We found modest evidence that there is a harmful association between statin potency and new diabetes in patients treated for secondary prevention of cardiovascular disease. Clinicians should consider our study results when choosing between lower potency and higher potency statins in secondary prevention patients, perhaps bearing in mind that head to head randomised trials of higher potency versus lower potency statins have not shown a reduction in all cause mortality or serious adverse events in secondary prevention patients with stable disease.19 20 21
What is already known on this topic
Meta-analysis of randomised clinical trials suggest that statins increase the risk of new diabetes.
Statins are recommended for secondary prevention of cardiovascular disease in all patients who tolerate treatment, but the incremental increase in risk of new onset diabetes with higher potency statins as opposed to lower potency statin treatment in this population remains to be determined.
What this study adds
Our study suggests that use of higher potency statins instead of lower potency statins is associated with a moderate increase in the risk of new onset diabetes in patients treated for secondary prevention of cardiovascular disease.
Cite this as: BMJ 2014;348:g3244
This study was made possible through data sharing agreements between CNODES member research centres and the respective provincial governments of Alberta, Manitoba, Nova Scotia, Ontario, Quebec, and Saskatchewan. The opinions, results, and conclusions reported in this paper are those of the authors. No endorsement by the provincial governments is intended or should be inferred. We acknowledge the important contributions of the CNODES collaborators and assistants at each site: Richard Morrow (BC, MarketScan), James Zhang (Alberta), Alomgir Hossain (Saskatchewan), Matthew Dahl (Manitoba), Fangyun Wu (Ontario), Hacene Nedjar (Quebec), Steve Doucette and Yan Wang (Nova Scotia), and Sophie Dell’Aniello (CPRD). We also acknowledge the assistance of Dr James Wright, who provided his expert understanding of randomised trials of statins.
The Canadian Network for Observational Drug Effect Studies (CNODES) Investigators are: Samy Suissa (principal investigator); Colin Dormuth (British Columbia); Brenda Hemmelgarn (Alberta); Gary Teare (Saskatchewan); Patricia Martens and Patricia Caetano (Manitoba); David Henry and Michael Paterson (Ontario); Jacques LeLorier (Québec); Adrian Levy (Nova Scotia); Pierre Ernst (UK General Practice Research Database (CPRD)); Robert Platt (Methods); and Ingrid Sketris (Knowledge Translation).
Contributors: CRD oversaw the development of the study protocol and the creation of a data analysis plan that was adapted for use in each jurisdiction and each dataset. All authors contributed to discussions on protocol development and provided critical revisions to the manuscript. LL defined the diabetes outcome. KBF, JMP, GFT, and HT contributed to study design issues. CRD drafted the manuscript and incorporated co-authors’ suggestions, and is the guarantor of the manuscript. The final manuscript was approved by the publications subcommittee of CNODES.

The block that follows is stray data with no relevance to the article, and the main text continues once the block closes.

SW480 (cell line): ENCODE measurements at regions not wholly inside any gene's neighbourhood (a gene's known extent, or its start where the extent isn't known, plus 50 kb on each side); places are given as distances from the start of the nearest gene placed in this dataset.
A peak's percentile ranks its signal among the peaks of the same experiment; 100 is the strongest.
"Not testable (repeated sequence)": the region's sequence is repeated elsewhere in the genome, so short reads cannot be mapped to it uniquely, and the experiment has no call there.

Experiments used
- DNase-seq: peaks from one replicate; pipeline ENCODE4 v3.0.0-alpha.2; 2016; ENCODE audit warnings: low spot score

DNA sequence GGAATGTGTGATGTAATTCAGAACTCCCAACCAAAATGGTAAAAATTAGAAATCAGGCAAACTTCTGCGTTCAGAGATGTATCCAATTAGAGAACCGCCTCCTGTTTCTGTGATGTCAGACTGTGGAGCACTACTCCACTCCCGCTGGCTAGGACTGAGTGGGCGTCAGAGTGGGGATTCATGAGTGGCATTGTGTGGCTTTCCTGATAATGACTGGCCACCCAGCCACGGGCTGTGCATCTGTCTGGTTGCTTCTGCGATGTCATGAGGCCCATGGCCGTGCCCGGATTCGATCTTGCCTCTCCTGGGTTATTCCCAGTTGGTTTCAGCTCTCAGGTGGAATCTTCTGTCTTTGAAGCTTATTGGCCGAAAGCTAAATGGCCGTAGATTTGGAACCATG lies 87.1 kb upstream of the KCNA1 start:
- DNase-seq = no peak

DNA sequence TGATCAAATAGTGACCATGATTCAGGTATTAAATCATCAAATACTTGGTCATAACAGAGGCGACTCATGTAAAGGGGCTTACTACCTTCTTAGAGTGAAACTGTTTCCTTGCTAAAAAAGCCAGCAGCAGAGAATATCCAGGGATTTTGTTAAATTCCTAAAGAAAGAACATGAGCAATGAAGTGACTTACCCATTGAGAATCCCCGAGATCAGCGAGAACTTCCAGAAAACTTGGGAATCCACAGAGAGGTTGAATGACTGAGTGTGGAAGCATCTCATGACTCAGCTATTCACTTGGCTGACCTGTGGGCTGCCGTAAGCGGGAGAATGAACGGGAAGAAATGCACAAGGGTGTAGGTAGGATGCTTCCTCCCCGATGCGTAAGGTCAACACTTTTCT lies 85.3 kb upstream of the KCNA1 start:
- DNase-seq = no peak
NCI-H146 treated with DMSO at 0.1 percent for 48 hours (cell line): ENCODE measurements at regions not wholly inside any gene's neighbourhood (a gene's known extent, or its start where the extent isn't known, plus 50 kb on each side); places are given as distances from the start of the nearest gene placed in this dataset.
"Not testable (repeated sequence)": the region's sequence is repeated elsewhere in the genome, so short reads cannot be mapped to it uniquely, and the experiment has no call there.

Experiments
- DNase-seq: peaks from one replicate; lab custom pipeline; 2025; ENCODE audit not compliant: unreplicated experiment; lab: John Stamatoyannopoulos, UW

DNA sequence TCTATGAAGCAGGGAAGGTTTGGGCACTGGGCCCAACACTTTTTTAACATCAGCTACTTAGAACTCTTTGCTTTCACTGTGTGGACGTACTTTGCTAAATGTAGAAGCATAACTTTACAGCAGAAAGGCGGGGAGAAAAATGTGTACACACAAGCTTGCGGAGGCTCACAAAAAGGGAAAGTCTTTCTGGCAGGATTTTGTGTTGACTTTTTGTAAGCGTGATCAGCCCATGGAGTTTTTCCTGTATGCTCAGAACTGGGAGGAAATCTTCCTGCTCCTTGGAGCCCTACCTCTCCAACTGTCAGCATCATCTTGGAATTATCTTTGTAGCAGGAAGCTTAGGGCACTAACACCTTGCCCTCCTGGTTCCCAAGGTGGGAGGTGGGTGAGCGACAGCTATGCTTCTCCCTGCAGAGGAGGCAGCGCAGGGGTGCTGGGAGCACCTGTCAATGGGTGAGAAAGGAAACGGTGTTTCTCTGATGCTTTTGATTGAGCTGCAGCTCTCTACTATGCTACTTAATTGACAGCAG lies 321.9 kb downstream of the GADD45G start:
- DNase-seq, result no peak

Funding: CNODES is a collaborating centre of the Drug Safety and Effectiveness Network (DSEN), funded by the Canadian Institutes of Health Research (Grant No DSE-111845). The funding source was not involved in the writing of the manuscript or the decision to submit it for publication.
Ethical approval: Approval for each study was obtained from the respective academic institutions at each site.
Competing interests: All authors have completed the ICMJE uniform disclosure form at www.icmje.org/coi_disclosure.pdf (available on request from the corresponding author) and declare: no support from any organisation for the submitted work; ER has received grants and consultant fees from Pfizer Canada that were unrelated to this study, and MTJ received an honorarium for a presentation at an industry sponsored conference by Amgen unrelated to this study; no other relationships or activities that could appear to have influenced the submitted work.
Data sharing: CNODES is not permitted to release individual level data or aggregated data with small cell sizes. The scientific protocol for this analysis is available on request.
Transparency: The lead author (the manuscript’s guarantor) affirms that the manuscript is an honest, accurate, and transparent account of the study being reported; that no important aspects of the study have been omitted; and that any discrepancies from the study as planned (and, if relevant, registered) have been explained.